Climbing to new heights

Monday, 28 de marzo
We awoke early to get out to the pyramids at Teotihuacan before the heat was too much to handle.  We hired a private driver through our hotel.  For a 30 minute drive out and back, it was totally worth the money. We paid $100 to have the driver for 6 hours.  His name was Delfino and the best part was that he didn’t speak any English at all!  It was like a full day of private Spanish lessons for all three of us.  First, we drove out to the pyramids where we climbed the tower of the plumed serpent followed by the Pyramid of the Sun and smaller Pyramid of the Moon.  The kids were in awe of the size and score of this pre-Columban city.  At one time, it is believed that more than 80,000 people lived there.  The climbing was exhausting, but we made it to the top in good time.  Again, the weather was absolutely perfect.  Not too hot, not too much sun and a nice cool breeze.  The crowd was thin as well because we got there so early.  
This is Anna before climbing the Pyramid of the Sun.

This is Kevin halfway up the Pyramid of the Sun.
Anna and I tried to do that cute thing where you make a heart with your hands that becomes the frame for something interesting in the background.  We failed.

Our driver was waiting for us after we finished nearly 2 hours of climbing and walking.  He then drove us to the Basilica of Our Lady of Guadalupe.  As Catholics, this place is really a wonderful thing to see. For non-Catholics, it is still an amazing place to visit.  Pope Frances said Mass right here a few short weeks ago when he visited Mexico.  In fact, we have been to two of the churches where he delivered Mass.  The grounds at the Basilica are so beautiful.  We climbed to the top to see the beautiful chapel and spent some time picking up little souvenirs along the way.

Anna with her tiny Coke and Kevin with his big Coke.  We were so thirsty by the time we got to the top of the hill.  The image below is the actual Guadalupe statue.  She is the dark-skinned Saint who appeared to the peasant Juan Diego.  The miracle of her appearance is what began the conversion of many indigenous in Mexico (and other parts of Latin America) to Christianity.  She holds a place as high as the Virgin Mary in most Latin American homes.  Thousands of people flock to the Basilica (some come on their bloody knees) to pay homage to her each year.  We actually saw a few pilgrims on their knees making their way into the sanctuary. The major day for visits to the Basilica is in December.  The entire area is packed with pilgrims from all over the world.  I’m not sure I would want to be there during that time! Imagine the traffic and the street vendors!

This is Delfino, our fabulous driver.  We learned so much from him and will remember him as a highlight of our trip.  He did a great job representing the pride of Mexico’s young people.  We discussed everything from drug cartel violence to American slang to Donald Trump. Getting his perspective on the controversy here in Mexico over the government’s handling of the 43 students who disappeared in 2014 was especially interesting for me and for the kids.  What a great time we had with him!
One the way back to the hotel, we tried to catch the Parque Mexico dog trainer.  He usually has up to 20 dogs in his care during the day.  By the time we got there, he was down to only about 7.  They weren’t behaving for a picture, but we did find these huskies waiting to be picked up by their mom and dad. We loved the Parque Mexico!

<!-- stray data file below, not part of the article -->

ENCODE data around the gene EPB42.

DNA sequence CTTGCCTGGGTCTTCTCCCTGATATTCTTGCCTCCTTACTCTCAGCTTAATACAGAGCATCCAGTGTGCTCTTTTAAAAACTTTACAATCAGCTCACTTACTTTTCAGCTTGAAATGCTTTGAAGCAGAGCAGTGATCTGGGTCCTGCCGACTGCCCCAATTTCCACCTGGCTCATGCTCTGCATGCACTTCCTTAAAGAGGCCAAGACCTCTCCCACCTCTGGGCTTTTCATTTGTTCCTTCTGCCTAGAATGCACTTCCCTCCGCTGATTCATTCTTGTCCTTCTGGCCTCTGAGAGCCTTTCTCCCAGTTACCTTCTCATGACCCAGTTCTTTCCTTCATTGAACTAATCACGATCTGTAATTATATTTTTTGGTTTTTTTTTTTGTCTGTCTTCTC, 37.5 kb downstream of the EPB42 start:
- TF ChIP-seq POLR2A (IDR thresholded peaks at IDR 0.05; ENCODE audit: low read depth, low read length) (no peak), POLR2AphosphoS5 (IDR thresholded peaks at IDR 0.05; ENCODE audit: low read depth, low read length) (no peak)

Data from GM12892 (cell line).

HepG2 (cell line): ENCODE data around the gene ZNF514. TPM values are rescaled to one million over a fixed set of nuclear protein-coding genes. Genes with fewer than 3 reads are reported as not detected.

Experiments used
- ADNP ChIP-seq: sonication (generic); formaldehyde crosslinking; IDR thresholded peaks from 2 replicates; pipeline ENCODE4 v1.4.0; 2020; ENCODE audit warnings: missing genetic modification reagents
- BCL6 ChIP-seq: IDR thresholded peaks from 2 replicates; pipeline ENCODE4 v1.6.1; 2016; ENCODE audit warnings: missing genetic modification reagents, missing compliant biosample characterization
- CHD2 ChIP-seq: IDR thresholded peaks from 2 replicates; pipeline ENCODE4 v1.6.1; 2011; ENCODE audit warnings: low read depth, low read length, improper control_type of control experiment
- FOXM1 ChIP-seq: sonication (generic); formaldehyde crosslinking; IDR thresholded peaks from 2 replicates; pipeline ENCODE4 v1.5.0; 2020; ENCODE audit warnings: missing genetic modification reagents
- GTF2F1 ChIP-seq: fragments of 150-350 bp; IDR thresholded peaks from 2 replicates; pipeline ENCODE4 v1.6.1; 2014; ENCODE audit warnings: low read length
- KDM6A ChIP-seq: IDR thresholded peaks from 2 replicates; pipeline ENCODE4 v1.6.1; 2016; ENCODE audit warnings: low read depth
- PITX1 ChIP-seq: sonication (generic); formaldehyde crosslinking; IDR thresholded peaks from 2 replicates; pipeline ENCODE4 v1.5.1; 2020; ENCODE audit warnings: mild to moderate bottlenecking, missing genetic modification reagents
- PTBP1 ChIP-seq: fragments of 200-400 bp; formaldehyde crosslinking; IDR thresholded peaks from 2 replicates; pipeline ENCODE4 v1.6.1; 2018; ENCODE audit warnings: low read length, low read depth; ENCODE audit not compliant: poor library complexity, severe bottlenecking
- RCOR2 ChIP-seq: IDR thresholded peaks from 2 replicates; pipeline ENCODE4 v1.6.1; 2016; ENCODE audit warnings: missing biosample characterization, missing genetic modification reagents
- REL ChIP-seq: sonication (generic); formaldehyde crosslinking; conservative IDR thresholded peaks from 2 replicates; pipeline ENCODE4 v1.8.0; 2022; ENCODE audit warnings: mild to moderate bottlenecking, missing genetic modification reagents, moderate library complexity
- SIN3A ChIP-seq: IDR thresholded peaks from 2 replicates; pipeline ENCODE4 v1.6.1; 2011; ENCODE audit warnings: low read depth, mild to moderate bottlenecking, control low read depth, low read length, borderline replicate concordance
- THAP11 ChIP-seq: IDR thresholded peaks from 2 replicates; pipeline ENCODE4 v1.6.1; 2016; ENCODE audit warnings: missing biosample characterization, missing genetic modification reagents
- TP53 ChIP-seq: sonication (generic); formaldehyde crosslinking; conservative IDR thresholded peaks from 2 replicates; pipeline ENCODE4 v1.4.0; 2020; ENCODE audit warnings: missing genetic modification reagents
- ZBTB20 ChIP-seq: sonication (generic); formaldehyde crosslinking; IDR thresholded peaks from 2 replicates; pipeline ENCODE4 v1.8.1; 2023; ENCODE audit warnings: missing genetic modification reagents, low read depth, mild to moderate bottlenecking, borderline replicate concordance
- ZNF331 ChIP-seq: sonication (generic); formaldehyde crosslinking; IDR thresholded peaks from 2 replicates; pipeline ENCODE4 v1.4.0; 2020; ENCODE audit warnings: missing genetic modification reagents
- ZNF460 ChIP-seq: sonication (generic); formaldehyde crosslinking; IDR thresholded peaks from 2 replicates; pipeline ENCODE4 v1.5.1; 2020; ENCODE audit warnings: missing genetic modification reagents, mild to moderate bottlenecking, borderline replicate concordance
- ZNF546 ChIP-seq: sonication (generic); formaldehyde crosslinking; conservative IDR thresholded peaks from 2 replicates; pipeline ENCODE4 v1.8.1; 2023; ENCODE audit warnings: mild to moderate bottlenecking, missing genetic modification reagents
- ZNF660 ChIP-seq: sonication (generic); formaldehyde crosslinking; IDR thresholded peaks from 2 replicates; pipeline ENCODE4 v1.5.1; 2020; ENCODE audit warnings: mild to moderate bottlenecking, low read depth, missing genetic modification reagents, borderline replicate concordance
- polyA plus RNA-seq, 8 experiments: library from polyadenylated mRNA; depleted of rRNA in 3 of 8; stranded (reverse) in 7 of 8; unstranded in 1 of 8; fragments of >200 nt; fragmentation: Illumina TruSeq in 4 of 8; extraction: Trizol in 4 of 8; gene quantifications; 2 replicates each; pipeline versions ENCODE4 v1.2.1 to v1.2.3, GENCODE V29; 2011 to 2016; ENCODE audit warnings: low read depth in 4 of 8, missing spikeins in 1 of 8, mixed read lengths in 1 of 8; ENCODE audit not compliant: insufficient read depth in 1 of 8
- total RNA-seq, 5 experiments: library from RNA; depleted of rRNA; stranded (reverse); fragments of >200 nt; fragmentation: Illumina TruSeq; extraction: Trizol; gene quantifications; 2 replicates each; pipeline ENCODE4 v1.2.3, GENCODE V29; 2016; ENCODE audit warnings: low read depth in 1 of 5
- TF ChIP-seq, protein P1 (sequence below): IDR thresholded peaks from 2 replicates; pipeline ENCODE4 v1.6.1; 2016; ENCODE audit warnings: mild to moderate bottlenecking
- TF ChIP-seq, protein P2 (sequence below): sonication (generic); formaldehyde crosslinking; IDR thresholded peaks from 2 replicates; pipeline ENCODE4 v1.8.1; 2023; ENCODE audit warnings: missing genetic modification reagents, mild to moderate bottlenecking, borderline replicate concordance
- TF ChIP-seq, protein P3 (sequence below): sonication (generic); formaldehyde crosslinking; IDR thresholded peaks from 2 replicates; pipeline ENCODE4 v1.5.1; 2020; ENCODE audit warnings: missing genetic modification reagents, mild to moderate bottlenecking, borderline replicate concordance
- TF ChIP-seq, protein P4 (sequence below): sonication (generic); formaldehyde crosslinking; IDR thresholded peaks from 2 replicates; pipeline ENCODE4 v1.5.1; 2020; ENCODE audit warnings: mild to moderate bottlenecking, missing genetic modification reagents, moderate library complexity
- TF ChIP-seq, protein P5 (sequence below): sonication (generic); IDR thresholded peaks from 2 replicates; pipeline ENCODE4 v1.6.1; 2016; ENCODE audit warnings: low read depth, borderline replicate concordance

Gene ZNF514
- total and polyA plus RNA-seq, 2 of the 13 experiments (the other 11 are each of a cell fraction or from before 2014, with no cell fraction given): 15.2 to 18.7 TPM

The kids decided that they wanted pizza so we decided to walk to La Pizza del Perro Negro. Brian and I went there last summer and loved it.  However, when Kevin, Anna and I arrived, we were told that they were too young to eat there.  What??  They can drink sangria in a fancy restaurant, but can’t have pizza at a restaurant with outdoor seating?  Seriously?  We were bummed.  I didn’t want to take a chance on a random place, so I encouraged the kids to walk a little farther with me to a place called La Casa del Tono.  It was Mexican comida time (2:30) and the place was packed.  Nearly everyone was in work clothes.  Kevin stuck out like a sore thumb in his shorts and Tshirt.  I said something to him about it and he got very angry with me.  By the time our meal was over, I think he understood my concern.  We had very poor service and found the place to be pretty unfriendly.  It was a super fast, casual place, but for some reason, we just stuck out there.  It gave me a good opportunity to talk to the kids about how important it is to try and integrate when you are in a foreign environment.  That doesn’t mean that you have to forsake all that you find important (like sneakers and shorts), but it means you may be better received when you act like you know what you’re doing.  Point taken.  Score one for mom.
I thought the food was great.  Anna started with a horchata (rice milk drink) that she spilled on her lap.  I had pozole (above) which was super picante, but very good.  The sope below was covered in picadillo, lettuce and queso.  Kevin had cochinita tacos and rice pudding.  Anna had another squash blossom quesadilla.  Drinks, tips and everything, we were out in under $25.00.  Not too shabby!  We walked it off on the way home, but not until after we stopped for pastries at La Pasteleria Suiza.  I take back what I said before, you CAN find good desserts in Mexico. You just have to try a lot of them before you find one good one.  Kevin and I enjoyed our tasty desserts at our final cocktail hour at the hotel.
Tomorrow, we will spend a few hours back in the center of town before heading to Cuernavaca on a luxury bus.  Should be another day of adventure.

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